Are you sure? yes | no

Philip wrote 02/29/2016 at 00:12 point

Yes, OSHChip went live on Tindie a few days ago.  https://www.tindie.com/products/OSHChip/oshchip-v10/

and the programmer:

https://www.tindie.com/products/OSHChip/oshchip-cmsis-dap-v10/

I think it is time for me to write a real update for this project  :-)

Thanks for your interest.

  Are you sure? yes | no

Iurii Plugatariov wrote 02/29/2016 at 11:53 point

Thank you, I will make an order in a week. My project requires kind of size that you provided with that chip.

  Are you sure? yes | no

Luis Diaz wrote 01/13/2016 at 08:19 point

Hi Philip!

I really loved your project.  I'd love to join the team and work with you. I currently work in a educational section of a company and my job is to teach others to understand technology and build it. 

I know how to design pcbs and I also develop software and courses.

Will love to help you.

Looking forward to talk to you.

Grettings!

  Are you sure? yes | no

Philip wrote 01/13/2016 at 23:26 point

Hi Luiz, you can email me directly, philip@OSHChip.com to discuss how you could contribute. I'm looking for a few things specifically short term:

1) Tutorials and getting started examples

2) Some work on compilers/IDEs

3) People that really know a specific Arduino model or other common hobby board to help fill in a spreadsheet for comparing various boards to OSHChip.

To join the project follow the link near the top of this page, under the team heading.

I'm looking forward to talking to you too.

  Are you sure? yes | no

Bill Rowe wrote 01/12/2016 at 02:47 point

gorgeous work. Clearly a labour of lov

  Are you sure? yes | no

Daz wrote 01/11/2016 at 21:25 point

Cool

  Are you sure? yes | no

RoToRx88 wrote 01/11/2016 at 21:02 point

Wow guys, just found your project, it looks so cool ! :D
Want to buy one ! Good job !

  Are you sure? yes | no

Philip wrote 01/11/2016 at 21:43 point

Thanks RoTorx88.  Actually OSHChip is just one guy, me.  I just updated the description at the top of the page with my email, for people that would like an email when it goes on sale, which should be later this week.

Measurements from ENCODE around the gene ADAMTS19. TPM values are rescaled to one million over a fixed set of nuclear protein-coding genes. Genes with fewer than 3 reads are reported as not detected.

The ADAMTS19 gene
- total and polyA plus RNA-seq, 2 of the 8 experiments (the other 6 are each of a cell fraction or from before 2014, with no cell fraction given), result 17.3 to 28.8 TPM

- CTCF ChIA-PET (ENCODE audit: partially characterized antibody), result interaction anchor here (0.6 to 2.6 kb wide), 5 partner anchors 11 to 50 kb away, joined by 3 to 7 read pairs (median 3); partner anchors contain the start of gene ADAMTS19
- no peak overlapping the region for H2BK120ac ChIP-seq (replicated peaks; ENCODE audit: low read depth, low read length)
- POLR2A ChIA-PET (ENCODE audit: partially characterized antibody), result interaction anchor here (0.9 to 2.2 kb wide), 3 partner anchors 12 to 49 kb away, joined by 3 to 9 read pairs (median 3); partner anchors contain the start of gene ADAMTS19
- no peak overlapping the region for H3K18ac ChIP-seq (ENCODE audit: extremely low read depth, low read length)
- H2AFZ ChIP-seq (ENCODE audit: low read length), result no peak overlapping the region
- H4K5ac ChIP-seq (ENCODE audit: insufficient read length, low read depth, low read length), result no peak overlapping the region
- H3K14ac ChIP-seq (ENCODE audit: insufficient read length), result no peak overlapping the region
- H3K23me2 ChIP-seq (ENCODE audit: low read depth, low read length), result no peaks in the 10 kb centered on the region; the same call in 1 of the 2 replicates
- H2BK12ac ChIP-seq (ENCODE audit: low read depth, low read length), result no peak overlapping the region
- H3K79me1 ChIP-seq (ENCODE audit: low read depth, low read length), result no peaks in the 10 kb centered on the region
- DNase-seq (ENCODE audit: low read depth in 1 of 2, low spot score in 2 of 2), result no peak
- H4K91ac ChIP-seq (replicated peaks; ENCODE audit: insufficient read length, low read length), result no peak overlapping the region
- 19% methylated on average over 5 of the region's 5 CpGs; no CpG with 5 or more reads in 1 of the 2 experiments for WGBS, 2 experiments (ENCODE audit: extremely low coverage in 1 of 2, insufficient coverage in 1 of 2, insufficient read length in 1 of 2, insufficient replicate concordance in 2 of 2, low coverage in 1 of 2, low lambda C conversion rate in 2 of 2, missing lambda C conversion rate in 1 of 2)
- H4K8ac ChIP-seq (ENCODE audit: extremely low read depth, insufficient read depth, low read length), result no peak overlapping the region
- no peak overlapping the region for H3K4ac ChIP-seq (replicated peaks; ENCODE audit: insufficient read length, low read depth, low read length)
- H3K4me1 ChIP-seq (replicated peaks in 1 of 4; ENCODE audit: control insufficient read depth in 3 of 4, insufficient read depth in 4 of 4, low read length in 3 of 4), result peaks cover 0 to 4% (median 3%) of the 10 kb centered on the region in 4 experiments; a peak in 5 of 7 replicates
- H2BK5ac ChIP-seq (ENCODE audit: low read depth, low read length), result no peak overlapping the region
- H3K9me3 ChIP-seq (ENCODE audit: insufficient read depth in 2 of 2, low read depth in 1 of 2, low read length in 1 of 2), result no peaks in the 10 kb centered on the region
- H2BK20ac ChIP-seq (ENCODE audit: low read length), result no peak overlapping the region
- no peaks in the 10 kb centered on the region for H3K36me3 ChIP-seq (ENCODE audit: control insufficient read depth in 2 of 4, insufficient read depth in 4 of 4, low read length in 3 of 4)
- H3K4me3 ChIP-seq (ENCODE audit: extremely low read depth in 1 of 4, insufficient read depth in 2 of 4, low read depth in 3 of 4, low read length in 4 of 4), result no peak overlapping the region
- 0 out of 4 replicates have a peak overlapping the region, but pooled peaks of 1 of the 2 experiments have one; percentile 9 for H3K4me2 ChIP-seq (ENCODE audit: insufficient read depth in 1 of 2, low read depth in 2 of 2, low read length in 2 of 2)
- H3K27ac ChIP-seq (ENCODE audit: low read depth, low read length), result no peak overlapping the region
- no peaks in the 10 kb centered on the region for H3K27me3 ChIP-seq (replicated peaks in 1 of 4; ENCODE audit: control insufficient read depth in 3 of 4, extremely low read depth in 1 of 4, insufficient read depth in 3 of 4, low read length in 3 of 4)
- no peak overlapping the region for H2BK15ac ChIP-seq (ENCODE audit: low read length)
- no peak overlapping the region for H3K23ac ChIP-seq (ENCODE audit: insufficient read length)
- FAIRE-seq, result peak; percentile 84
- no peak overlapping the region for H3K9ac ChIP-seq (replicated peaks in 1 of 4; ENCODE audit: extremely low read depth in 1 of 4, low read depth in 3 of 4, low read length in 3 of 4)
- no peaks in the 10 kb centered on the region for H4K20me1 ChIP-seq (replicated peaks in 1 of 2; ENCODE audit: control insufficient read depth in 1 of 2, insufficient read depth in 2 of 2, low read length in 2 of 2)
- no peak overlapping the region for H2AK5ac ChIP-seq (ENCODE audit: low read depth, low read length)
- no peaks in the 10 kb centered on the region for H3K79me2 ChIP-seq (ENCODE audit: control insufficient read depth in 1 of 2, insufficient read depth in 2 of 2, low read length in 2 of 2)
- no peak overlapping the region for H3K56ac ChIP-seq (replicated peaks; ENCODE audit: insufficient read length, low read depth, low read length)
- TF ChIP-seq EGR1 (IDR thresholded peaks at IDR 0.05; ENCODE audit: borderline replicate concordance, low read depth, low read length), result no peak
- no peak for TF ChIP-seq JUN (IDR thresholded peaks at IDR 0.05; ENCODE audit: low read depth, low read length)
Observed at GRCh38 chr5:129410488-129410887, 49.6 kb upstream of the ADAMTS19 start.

Are you sure? yes | no

Shpoople wrote 01/09/2016 at 05:45 point

Wow, I didn't know that the nrf51822 came in a WLCSP package. Talk about tiny

  Are you sure? yes | no

Philip wrote 01/09/2016 at 06:45 point

Hand soldering the first 12 OSHChips was a really challenging, as was PCB layout. At 0.4 mm pitch, the pads for the micro BGA balls are barely wider than the signal traces I am using. The pads are 0.008"  and the traces are 0.005"

  Are you sure? yes | no

helge wrote 02/03/2016 at 20:01 point

It would be interesting to see the fanout pattern for that. Are you using standard PCB manufacturers or HDI PCB services?

  Are you sure? yes | no

Philip wrote 02/04/2016 at 06:17 point

Hi Helge, the design is Open Source. You can find the layout on Github. Start here: https://github.com/OSHChip/OSHChip_V1.0_Docs  then go to Other_Files and download OSHChip_V1.0___PCB_Prints.PDF (because github won't render it correctly) , the fanout is on the first page.  Fortunately, as I only have 14 I/O pins, I was able to do almost everything with the outer ring of pads, and a single via in the middle that gathers up several ground connections and passes it to the other side to connect to the ground plane on the back.  So no magic HDI for this design, just .005 lines and spaces, and 2 layer board.

  Are you sure? yes | no

zakqwy wrote 12/20/2015 at 17:27 point

Great boards--I really like the design. Forcing yourself into the narrow DIP constraint will make this infinitely easier to work with than many other options available.

Since space is a premium--might be worth looking into something like this: http://www.rohm.com/web/global/products/-/product/SMLP34RGB2W/

RGB on a single chip, 1mm x 1mm... although having three discrete indicators is also nice.

  Are you sure? yes | no

Philip wrote 12/21/2015 at 10:15 point

Thanks for the pointer. That RGB led would be a nice addition, and I might look at it for OSHChip_V1.1  .  I checked the current price, and at 100 off it is about double the cost of the 3 separate LEDs I'm using now.  At 1000+ it is somewhat closer.